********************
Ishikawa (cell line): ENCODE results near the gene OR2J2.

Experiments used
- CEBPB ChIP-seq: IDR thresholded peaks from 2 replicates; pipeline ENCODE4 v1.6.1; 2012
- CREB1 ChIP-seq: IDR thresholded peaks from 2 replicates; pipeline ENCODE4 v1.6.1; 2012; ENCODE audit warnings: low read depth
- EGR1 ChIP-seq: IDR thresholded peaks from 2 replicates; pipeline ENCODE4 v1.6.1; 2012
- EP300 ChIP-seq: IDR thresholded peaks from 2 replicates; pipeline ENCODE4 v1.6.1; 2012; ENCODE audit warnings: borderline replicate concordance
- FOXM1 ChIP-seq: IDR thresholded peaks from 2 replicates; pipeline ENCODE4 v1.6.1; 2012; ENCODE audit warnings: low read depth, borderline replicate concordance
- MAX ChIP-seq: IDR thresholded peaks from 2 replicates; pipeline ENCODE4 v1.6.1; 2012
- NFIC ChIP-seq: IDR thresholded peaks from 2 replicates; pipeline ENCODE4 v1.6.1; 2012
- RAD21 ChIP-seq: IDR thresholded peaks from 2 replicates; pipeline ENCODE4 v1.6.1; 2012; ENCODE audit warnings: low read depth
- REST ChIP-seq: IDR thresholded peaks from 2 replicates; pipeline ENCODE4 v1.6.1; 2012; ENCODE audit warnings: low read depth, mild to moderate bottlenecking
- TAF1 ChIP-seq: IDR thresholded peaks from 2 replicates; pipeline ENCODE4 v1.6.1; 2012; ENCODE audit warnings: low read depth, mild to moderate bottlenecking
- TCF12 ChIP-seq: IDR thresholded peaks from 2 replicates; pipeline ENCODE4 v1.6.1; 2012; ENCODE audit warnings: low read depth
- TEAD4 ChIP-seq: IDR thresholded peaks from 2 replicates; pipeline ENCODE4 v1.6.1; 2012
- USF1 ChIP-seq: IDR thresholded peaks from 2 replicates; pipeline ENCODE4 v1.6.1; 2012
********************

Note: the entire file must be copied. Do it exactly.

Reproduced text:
Ishikawa (cell line): ENCODE results near the gene OR2J2.

Experiments used
- CEBPB ChIP-seq: IDR thresholded peaks from 2 replicates; pipeline ENCODE4 v1.6.1; 2012
- CREB1 ChIP-seq: IDR thresholded peaks from 2 replicates; pipeline ENCODE4 v1.6.1; 2012; ENCODE audit warnings: low read depth
- EGR1 ChIP-seq: IDR thresholded peaks from 2 replicates; pipeline ENCODE4 v1.6.1; 2012
- EP300 ChIP-seq: IDR thresholded peaks from 2 replicates; pipeline ENCODE4 v1.6.1; 2012; ENCODE audit warnings: borderline replicate concordance
- FOXM1 ChIP-seq: IDR thresholded peaks from 2 replicates; pipeline ENCODE4 v1.6.1; 2012; ENCODE audit warnings: low read depth, borderline replicate concordance
- MAX ChIP-seq: IDR thresholded peaks from 2 replicates; pipeline ENCODE4 v1.6.1; 2012
- NFIC ChIP-seq: IDR thresholded peaks from 2 replicates; pipeline ENCODE4 v1.6.1; 2012
- RAD21 ChIP-seq: IDR thresholded peaks from 2 replicates; pipeline ENCODE4 v1.6.1; 2012; ENCODE audit warnings: low read depth
- REST ChIP-seq: IDR thresholded peaks from 2 replicates; pipeline ENCODE4 v1.6.1; 2012; ENCODE audit warnings: low read depth, mild to moderate bottlenecking
- TAF1 ChIP-seq: IDR thresholded peaks from 2 replicates; pipeline ENCODE4 v1.6.1; 2012; ENCODE audit warnings: low read depth, mild to moderate bottlenecking
- TCF12 ChIP-seq: IDR thresholded peaks from 2 replicates; pipeline ENCODE4 v1.6.1; 2012; ENCODE audit warnings: low read depth
- TEAD4 ChIP-seq: IDR thresholded peaks from 2 replicates; pipeline ENCODE4 v1.6.1; 2012
- USF1 ChIP-seq: IDR thresholded peaks from 2 replicates; pipeline ENCODE4 v1.6.1; 2012